The First Is Last As A Space Drama

The First, which started streaming on Hulu, could have been a great space drama about humanity facing the dangers of space travel head on. In this case, the story of the first manned mission of Mars. Unfortunately, The First never gets off the ground (pun intended) and should have been aborted before a single frame of film was shot.

Sean Penn stars as Captain Tom Hagerty, a veteran astronaut who was bumped from the first manned mission to the red planet, only to be later drafted to be its commander. The entire eight-episode series is about the preparation for the mission itself and it is a slow, tepid journey to get to the launch. Unlike other space dramas like the classic From the Earth to the Moon, very little time is spent on how humanity prepares for the next, great space adventure. Some lip service is paid on who gets chosen to be on the mission, assorted malfunctions and the political machinations undertaken by Laz Ingram (Natascha McElhone), the CEO of the private enterprise fronting the mission. Instead, The First bogs itself down with boring family drama.

What takes front and center in this series is the tedious relationship between Hagerty and his young adult daughter, Denise (Anna Jacoby-Heron), who is a recovering drug addict. Hagerty’s attention is wasted on keeping tabs on his daughter, which threatens his capability of leading the mission. This is baffling. If this astronaut has so much emotional baggage why did Ingram pick him to lead a high-profile mission? We never get a sense that Hagerty is uniquely qualified. Sure, he was the first man to return to the moon since the ’70s, but it appears that Hagerty is himself a problem. Half the time, Penn looks like he just woke up from an all-night binge and after the early episodes, it is clear his heart and mind is not on the mission.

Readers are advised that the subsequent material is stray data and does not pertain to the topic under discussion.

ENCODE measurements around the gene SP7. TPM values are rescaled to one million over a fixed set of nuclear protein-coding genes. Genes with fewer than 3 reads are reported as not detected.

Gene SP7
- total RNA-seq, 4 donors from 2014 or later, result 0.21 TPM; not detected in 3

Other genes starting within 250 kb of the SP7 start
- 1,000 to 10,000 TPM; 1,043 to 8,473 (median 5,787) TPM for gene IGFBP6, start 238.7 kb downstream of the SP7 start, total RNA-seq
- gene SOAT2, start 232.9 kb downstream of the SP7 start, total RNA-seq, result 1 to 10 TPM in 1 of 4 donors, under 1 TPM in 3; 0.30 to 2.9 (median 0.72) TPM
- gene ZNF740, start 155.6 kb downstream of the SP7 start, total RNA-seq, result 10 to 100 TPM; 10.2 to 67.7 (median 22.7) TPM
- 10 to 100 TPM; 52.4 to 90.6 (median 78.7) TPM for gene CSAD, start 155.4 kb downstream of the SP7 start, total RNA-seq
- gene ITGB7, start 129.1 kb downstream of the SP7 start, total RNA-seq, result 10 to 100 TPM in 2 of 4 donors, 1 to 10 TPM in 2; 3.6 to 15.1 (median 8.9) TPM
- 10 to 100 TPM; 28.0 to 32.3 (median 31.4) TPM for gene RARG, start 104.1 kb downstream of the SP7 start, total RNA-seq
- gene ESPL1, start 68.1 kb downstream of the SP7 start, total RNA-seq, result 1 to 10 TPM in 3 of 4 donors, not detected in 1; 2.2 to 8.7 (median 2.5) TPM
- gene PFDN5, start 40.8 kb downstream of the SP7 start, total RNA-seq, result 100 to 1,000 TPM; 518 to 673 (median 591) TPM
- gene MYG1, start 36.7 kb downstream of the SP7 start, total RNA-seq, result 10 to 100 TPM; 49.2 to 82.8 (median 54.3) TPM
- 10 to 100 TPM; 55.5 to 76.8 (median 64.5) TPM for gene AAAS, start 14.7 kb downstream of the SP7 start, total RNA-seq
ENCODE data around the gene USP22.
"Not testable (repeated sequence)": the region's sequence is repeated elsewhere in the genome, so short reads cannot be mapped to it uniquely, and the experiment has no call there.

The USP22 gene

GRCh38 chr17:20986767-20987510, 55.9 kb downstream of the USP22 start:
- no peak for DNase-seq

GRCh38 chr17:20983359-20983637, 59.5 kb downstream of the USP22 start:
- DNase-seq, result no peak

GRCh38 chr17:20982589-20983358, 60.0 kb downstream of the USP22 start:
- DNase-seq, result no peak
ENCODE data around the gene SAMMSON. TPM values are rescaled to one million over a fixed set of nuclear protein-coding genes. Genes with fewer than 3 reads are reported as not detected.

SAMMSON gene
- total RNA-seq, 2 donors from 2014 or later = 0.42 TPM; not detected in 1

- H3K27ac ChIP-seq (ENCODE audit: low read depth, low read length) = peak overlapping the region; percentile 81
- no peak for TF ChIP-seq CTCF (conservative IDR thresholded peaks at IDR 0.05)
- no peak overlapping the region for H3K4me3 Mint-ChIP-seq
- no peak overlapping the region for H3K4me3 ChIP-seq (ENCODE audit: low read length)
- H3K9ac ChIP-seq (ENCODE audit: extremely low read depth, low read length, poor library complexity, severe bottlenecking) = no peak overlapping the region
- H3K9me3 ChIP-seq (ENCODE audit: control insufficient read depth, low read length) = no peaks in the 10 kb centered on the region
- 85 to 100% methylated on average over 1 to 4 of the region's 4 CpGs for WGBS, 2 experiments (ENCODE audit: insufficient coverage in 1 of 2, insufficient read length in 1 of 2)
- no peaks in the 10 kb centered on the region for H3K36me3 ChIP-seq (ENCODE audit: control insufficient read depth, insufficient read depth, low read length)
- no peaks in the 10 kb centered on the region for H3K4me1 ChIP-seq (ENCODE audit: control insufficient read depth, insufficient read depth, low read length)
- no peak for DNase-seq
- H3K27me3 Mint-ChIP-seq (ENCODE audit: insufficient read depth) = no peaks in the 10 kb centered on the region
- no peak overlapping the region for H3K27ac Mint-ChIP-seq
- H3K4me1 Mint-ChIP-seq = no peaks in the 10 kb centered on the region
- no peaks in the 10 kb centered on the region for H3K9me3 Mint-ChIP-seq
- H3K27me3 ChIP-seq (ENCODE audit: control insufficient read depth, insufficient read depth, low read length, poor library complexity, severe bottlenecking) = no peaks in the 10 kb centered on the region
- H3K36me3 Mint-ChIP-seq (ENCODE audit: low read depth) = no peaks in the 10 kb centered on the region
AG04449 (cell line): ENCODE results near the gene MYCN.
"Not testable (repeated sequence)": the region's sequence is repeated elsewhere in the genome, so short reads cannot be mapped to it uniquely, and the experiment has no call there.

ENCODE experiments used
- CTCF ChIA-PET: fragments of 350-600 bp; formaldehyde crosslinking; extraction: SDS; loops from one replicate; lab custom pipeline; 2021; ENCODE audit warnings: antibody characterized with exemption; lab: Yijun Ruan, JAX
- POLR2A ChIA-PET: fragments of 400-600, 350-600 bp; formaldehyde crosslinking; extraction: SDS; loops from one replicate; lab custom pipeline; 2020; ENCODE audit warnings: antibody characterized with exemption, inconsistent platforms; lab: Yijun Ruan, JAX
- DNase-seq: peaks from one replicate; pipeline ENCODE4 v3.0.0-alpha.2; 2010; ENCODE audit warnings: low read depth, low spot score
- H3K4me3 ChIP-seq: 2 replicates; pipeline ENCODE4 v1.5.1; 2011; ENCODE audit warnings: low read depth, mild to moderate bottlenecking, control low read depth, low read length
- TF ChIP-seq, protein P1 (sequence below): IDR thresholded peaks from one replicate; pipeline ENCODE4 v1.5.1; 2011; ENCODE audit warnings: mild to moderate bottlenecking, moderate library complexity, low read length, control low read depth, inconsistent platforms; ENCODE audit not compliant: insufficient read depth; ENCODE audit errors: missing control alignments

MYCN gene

Not only is The First dull, but it is pretentious with lofty dialogue that no human being would actually say. There are numerous film-school-reject shots that don’t make sense such as scenes of cicadas emerging from the ground mixed in between overlong shots of characters looking off in the distance and ugly art images.

This is truly a shame because the pilot episode was interesting and followed the mode of what one would expect from a space drama. The production values are suitably realistic for a show taking place in the 2030s and the main theme score is truly inspiring. Sadly, it all goes downhill from there, especially when more and more time is wasted on Denise and her angst that belongs on another show.

If The First makes it to second season, it would be for the best if it focused on the drama of the mission itself and jettison all the junk family drama. Only then will it soar off the ground and captivate its viewers. Until then, watch the fictional Mars-missions series shown on Discovery and National Geographic. They’re more informative and entertaining.

 

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Exploring The Ending Of Arrival

arrival-ship

WARNING: This article will contain huge spoilers about the alien contact film Arrival. Anyone who hasn’t seen it yet should skip what lies ahead….

What set Arrival apart from other sci-fi films about the First Contact scenario had to do with it’s ending, which upended the meaning of much of the film. Throughout Arrival, there were numerous flashbacks regarding the linguist Louise Banks and her young daughter Hannah. We witness Hannah being born, living her young life and dying from a disease. This was done to set up Louise as a tragic figure, but we learn late into the film that these sequences are actually flashforwards. We were actually seeing what happened to Louise Banks after the aliens (heptapods) left Earth.

So why were we seeing these glimpses into the future?

It all goes back to her attempts to communicate with the heptapods. The only way human and alien were able to communicate was through written language. The aliens’ language, which consists of a series of circular inkblots, was quite complex and to understand it, one had to think non-linear. This is because the heptapods do not perceive time as cause and effect like we do…they can see into the past and future. It’s why they came to Earth in the first place. As they reveal to Louise, they arrived to establish relations with us because the heptapods will need humanity’s help 3,000 years in the future. They had the foresight to see that they would need our help and we needed a jumpstart. Hence, their gift to us in the form of their language.

arrival-glass

With the language, a person will be able to perceive time in a non-linear way. This will have a profound effect on how we carry on our lives if we are able to accurately perceive the future. But is this possible?